A crowd of thousands witnessed the long-sunk Type 22 emerge from Lake Maggiore on July 12, 2009. The half of the car that retains its body and tires rested in the silt at the bottom of the lake for decades; the remainder, exposed to the lake, fared less well. It sold for €370,000 at the Bonhams auction at Retromobile in Paris in January 2010.

The Type 13 was the first true Bugatti car. Production of the Type 13 and later Types 15, 17, 22, and 23, began with the company's founding in 1910 and lasted through 1920 with 435 examples produced. The Bugatti from the Lake resides at the Mullin Automotive Museum in Oxnard, California.

Wednesday, April 26, 2017

Ferrari 288 GTO

The Ferrari 288 GTO is an exotic homologation of the Ferrari 308 GTB produced from 1984 through 1987. The GTO never raced and all 272 cars built remained purely road cars. The GTO was based on the mid-engine, rear wheel drive 308 GTB. The "288" refers to the GTO's 2.8 litre V8 engine as it used a V8 with twin IHI turbochargers, intercoolers, and Weber-Marelli fuel injection. It made 400hp.

1986 Ferrari 288 GTO Evoluzione
The GTO had 0-60 mph times around 5 seconds. Ferrari claimed 0-125 mph (201 km/h) in 15 seconds flat and a top speed of 189 mph (304 km/h), making it the first street-legal production car to reach 300 km/h (186 mph).

Ferrari also built five 288 GTO Evoluzione models with more aggressive and aerodynamic body styling and increased power. The engine in the 288 GTO Evoluzione originally put out as much as 650 hp. With weight of 940 kg (2,072 lb) the car had a top speed of 225 mph (362 km/h)

The 288 GTO, considered today to be the first of Ferrari’s modern supercars, made an indelible mark on the automotive industry despite never seeing competition. It proved to be a thrilling car to drive on the road, and it is highly prized today.

Hagerty values a concours quality GTO at $ 3.6m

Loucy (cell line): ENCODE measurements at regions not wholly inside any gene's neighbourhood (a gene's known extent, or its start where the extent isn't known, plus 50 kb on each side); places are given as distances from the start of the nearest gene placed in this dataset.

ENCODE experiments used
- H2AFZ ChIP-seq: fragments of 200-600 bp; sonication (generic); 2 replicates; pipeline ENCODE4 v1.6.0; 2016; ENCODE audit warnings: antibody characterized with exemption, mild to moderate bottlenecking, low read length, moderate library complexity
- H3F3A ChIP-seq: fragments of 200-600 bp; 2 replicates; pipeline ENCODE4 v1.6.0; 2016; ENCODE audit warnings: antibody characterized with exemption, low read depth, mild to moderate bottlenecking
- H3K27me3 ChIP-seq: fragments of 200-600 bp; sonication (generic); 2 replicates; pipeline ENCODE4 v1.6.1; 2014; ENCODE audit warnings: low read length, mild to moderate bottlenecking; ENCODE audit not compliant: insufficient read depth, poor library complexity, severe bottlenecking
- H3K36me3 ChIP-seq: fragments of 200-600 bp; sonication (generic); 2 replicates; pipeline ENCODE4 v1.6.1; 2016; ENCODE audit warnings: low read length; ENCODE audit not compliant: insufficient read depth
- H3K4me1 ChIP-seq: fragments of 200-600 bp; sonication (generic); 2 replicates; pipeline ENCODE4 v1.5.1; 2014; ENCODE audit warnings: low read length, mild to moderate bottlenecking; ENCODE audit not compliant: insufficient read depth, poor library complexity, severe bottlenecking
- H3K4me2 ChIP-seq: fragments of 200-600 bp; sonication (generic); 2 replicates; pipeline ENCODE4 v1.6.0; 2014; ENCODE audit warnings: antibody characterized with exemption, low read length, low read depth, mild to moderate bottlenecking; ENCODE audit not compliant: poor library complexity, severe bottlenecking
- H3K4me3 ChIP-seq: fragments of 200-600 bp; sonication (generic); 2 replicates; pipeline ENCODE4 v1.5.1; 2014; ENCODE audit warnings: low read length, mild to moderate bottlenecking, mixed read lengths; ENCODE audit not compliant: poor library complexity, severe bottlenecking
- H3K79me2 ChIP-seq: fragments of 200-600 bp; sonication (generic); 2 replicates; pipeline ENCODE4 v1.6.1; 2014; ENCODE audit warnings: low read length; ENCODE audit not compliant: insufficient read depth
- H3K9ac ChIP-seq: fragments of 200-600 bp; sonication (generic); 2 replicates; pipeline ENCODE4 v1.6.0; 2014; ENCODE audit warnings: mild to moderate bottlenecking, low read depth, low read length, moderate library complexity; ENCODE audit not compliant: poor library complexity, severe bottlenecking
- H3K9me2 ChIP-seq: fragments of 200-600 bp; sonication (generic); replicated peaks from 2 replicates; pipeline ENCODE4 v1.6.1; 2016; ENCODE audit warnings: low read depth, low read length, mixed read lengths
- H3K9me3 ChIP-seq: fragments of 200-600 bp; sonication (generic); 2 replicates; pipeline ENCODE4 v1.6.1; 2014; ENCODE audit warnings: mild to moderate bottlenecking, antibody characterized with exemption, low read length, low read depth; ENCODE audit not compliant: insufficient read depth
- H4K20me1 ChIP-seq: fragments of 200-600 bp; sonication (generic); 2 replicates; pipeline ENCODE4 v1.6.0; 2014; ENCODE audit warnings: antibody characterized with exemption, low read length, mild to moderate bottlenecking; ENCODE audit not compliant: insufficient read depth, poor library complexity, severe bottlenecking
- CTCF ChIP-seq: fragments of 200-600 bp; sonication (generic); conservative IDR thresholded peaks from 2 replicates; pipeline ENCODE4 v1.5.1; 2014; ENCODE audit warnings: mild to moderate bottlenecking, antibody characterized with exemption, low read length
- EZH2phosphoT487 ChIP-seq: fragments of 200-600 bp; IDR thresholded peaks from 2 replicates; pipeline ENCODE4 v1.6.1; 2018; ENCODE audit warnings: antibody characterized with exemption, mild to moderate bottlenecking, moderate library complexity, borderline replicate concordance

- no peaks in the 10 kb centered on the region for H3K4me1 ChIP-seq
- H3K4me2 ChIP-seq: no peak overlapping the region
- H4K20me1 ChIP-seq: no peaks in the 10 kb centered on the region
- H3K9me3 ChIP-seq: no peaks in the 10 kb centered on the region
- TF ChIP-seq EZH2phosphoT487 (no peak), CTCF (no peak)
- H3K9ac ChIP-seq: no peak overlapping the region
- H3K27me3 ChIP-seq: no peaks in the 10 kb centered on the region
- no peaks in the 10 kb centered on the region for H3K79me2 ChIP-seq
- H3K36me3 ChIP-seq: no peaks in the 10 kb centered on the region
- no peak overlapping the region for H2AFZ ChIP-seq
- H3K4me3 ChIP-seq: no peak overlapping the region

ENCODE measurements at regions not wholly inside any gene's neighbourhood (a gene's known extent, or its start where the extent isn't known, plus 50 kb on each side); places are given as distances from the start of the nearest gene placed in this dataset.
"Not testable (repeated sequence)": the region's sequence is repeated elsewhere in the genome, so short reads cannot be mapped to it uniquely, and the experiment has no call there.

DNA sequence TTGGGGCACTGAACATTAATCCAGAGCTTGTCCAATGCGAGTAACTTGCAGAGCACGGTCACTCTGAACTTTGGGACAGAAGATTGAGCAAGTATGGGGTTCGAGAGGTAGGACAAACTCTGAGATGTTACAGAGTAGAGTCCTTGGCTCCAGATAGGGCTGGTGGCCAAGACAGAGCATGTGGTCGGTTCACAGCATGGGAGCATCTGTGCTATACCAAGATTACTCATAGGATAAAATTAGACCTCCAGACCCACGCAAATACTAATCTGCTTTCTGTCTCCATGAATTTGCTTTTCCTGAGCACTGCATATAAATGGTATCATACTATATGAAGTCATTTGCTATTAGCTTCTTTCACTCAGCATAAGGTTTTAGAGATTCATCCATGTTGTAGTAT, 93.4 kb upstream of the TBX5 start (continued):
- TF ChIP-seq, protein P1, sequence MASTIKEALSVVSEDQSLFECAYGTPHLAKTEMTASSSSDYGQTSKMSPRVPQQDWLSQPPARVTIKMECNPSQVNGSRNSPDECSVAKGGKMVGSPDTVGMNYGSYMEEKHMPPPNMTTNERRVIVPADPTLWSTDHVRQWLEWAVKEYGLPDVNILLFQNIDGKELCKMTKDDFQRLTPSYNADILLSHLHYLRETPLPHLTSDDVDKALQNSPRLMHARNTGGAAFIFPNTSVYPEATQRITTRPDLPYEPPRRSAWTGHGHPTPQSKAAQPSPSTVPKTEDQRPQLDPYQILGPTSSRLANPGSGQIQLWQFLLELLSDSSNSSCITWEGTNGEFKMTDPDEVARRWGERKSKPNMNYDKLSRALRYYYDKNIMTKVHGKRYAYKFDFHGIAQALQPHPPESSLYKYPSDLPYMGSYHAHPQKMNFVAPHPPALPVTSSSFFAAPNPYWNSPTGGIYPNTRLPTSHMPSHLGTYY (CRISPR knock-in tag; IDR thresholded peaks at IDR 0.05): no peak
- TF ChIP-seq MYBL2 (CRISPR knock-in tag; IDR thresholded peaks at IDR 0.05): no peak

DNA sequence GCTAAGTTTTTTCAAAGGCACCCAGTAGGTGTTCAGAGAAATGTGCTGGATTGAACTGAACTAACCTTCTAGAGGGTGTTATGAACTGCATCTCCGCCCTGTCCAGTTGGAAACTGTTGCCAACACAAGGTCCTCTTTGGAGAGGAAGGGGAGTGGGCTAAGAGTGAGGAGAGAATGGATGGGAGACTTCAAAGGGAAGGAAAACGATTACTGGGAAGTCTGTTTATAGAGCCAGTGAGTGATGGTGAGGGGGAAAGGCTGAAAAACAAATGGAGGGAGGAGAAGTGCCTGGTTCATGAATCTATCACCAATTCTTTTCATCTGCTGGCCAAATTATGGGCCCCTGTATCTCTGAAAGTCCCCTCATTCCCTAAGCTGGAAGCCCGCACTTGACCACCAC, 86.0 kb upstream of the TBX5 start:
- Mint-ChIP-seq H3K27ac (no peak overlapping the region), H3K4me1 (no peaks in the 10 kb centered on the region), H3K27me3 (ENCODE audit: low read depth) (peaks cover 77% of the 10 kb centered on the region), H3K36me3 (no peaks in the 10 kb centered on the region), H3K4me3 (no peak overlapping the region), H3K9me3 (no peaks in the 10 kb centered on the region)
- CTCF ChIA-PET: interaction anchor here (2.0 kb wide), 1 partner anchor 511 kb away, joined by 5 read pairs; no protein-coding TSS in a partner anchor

1954 Mercedes Benz 300 SL ‘Gullwing’ Coupe

One of the most iconic cars in existence, the 300 SL, with its upwards-opening ‘Gullwing’ doors was the first in a line of performance-focused Mercedes SL models that continues to this day. With a revolutionary fuel-injected engine and the title of world’s fastest production car — with a speed of 161 mph — the 300 SL has all the parts needed for supercar status.

The Mercedes-Benz 300 SL (W198) was the first iteration of the SL-Class grand tourer. Introduced in 1954 as a two-seat coupé, it was later offered as an open roadster. The original coupé was available from March 1955 to 1957, the roadster from 1957 to 1963.
The 300 SL's main body was steel, with aluminum hood, doors and trunk lid. It could be ordered with an 80 kg (180 lb) saving all-aluminium outer skin at tremendous added cost; just 29 were made.

80% of the vehicle's production of approximately 1400 units were sold in the US, making the Gullwing the first Mercedes widely successful outside its home market. The 300 SL is credited with changing the company's image in America to a maker of high-performance sports cars.
Derived from the DB 601 V12 used on the high-powered Messerschmitt Bf 109E fighter of World War II, the 300 SL put out 175 hp to 215 hp. The result was a top speed of up to 260 km/h (160 mph), making the 300 SL the fastest production car of its time. A four speed manual was standard.
The 300 SL is considered one of the most collectible Mercedes-Benz models, with prices generally in the US$1,000,000–2,500,000 range.

Tuesday, April 25, 2017

Police Interceptors

Next time you see red and blue lights flashing in your rear-view mirror, odds are they'll be attached to a Ford. Between sales of its Police Interceptor Sedan, which is based on the Taurus, and Utility, which is based on the Explorer, Ford holds a 61 percent share of the police car market, with the Utility holding the top overall spot.
Last year it was reported that Ford Police Interceptor sedans had a problem. They reportedly shut off randomly with no way to restart them after fuel pump control modules failed.
More than 88,000 cars and SUVs were affected, including every Ford Police Interceptor sedan built at the Chicago plant between 2013 and 2015.

Dodge offers a 5.7L HEMI® V8 engine on it's Charger Interceptor. It delivers 370 horsepower and 395 pound-feet of torque.